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All the Things You Can Do with Dry Ice

Sometimes, I think to myself that I need to spend more time playing with dry ice. I imagine that this thought is not universally shared, but nonetheless, let’s talk about all the things we can do with dry ice.

First, a note of caution: Handling dry ice can be dangerous because it is very cold. Frostbite is a real possibility. Dry ice should be handled carefully, and preferably by a responsible (or semi-responsible) adult. Also keeping dry ice in an enclosed space without adequate ventilation can result in dangerous buildups of carbon dioxide gas. So use ventilation. More information about safe handling of dry ice can be found at this link:

A second note: Let’s say you want to get some dry ice to do all these things with. Where can you go? It turns out that many supply stores will deliver dry ice for you ( in the Boston area). Note that you often have to buy large quantities of the dry ice though, so you may be doing these activities with lots and lots of dry ice!

Option 1: Dry ice in a glove. This is fun for kids of all ages. Basically, the dry ice is solid carbon dioxide, and as it sublimes (turns into gas) it expands. This means that a small piece of dry ice that is placed inside a glove will, over time, cause the glove to expand significantly as the solid turns into gas. Color on the glove first, and create your own glove creatures! You can also do the same experiment with a balloon for even more fun! Check out this video for more information:

Option 2: Dry ice bubbles. Bubbles that are created from dry ice are denser than those that are created from regular air, because the carbon dioxide gas is heavier than the gas mixture that comprises standard air (mostly nitrogen, some oxygen, even less carbon dioxide). As a result, using dry ice (or carbon dioxide, really) to make bubbles results in bubbles that can bounce! Check out this link below for more information and for the option to buy a bouncing bubble kit:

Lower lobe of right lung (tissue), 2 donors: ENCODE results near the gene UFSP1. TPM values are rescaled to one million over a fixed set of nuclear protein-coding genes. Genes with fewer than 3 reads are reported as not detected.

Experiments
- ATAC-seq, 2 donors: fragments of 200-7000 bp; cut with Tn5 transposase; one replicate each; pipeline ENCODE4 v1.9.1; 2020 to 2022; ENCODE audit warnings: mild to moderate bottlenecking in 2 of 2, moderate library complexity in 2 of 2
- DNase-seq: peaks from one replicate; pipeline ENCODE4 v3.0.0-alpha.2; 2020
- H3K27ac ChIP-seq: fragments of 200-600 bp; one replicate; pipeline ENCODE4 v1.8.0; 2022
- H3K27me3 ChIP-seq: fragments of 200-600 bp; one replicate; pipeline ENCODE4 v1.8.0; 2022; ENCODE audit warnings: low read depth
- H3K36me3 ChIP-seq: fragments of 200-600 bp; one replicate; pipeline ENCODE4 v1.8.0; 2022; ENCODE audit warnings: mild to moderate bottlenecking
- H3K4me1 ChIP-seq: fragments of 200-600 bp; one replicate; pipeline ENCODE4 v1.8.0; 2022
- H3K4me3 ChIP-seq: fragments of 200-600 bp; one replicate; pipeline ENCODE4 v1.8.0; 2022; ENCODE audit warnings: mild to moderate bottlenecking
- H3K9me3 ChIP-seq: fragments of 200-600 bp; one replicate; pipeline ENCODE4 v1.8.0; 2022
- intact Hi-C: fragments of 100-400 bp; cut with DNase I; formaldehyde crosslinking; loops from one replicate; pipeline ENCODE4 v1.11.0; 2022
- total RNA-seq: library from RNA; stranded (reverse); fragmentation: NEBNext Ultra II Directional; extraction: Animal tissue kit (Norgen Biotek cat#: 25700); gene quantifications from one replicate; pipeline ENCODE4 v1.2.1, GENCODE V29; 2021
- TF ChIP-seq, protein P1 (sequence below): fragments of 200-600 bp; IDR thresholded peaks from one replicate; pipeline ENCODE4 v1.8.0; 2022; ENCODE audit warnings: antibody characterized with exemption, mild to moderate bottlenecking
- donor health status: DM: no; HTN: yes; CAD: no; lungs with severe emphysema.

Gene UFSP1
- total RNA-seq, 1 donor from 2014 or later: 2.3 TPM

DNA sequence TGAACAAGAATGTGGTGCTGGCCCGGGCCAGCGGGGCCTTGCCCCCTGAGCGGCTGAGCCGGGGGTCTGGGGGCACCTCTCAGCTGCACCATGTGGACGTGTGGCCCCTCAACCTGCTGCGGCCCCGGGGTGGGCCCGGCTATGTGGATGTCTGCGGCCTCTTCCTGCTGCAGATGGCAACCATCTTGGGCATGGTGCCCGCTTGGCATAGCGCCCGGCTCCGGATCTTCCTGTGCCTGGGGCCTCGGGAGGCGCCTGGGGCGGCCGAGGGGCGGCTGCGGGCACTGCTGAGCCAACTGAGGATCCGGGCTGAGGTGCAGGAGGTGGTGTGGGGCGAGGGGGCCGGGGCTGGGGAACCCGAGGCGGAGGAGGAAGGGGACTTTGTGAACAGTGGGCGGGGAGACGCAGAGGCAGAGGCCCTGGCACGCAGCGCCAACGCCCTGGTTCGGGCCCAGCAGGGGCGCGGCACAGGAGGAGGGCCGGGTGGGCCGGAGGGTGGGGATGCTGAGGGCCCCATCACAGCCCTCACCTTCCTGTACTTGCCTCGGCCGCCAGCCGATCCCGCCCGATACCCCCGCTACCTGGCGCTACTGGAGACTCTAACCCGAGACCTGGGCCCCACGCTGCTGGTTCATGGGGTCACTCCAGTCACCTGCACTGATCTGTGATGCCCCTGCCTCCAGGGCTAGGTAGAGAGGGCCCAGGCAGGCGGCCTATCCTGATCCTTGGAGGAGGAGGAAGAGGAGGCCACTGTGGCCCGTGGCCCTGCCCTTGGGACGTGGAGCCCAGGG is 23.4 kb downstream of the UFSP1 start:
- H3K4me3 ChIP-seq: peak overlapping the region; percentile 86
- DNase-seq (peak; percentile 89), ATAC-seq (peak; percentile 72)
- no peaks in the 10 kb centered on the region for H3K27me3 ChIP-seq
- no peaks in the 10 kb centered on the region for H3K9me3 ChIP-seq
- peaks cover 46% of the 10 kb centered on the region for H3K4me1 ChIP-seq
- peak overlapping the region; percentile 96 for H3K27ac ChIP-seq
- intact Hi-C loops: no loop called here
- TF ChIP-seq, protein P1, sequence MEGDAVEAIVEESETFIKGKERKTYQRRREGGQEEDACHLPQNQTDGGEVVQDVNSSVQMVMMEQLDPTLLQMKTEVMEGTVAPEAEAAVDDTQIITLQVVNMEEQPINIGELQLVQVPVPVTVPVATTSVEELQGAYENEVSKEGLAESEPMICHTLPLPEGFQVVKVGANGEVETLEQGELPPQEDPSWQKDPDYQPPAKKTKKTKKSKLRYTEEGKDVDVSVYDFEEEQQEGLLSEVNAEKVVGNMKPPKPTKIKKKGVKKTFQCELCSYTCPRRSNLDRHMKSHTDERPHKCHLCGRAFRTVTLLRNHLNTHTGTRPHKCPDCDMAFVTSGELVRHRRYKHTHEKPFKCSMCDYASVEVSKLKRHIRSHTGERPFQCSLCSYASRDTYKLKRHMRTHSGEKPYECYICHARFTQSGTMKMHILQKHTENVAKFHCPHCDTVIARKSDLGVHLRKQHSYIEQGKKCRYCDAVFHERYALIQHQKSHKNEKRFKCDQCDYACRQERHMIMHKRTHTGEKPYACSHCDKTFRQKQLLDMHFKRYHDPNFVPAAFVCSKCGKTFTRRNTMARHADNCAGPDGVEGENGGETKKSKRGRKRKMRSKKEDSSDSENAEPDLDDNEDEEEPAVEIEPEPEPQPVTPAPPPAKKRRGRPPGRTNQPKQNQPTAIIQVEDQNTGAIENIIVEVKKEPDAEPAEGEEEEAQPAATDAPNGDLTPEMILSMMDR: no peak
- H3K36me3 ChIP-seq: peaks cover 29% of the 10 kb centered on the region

Option 3: Whistling dry ice. You can make a screaming spoon by pressing the spoon against dry ice. See this video for how it might sound: Also, you can use a coin or any other metal to get the same effect. How does this work? When you press a relatively warm metal against the ice, it causes the ice to sublime rapidly and release carbon dioxide gas. Most of the gas is trapped by the pressure, but as it escapes through narrow holes, it causes a whistling, or even a screaming, sound.

Option 4: Lots and lots of dry ice smoke. Dry ice fog is amazing. Simply by taking dry ice and putting it into warm water, you will cause lots of sublimation to occur at once, and lots of gas/fog/smoke to appear at once. How cool can this be? Well America’s Got Talent in 2017 featured a chemist named Nick, who combined warm water with a bucket of dry ice to cause an enormous smoke cloud that wowed the judges and the entire audience. Check out this YouTube video in case you missed it:

Happy dry ice time, scientists! Be careful and have fun!

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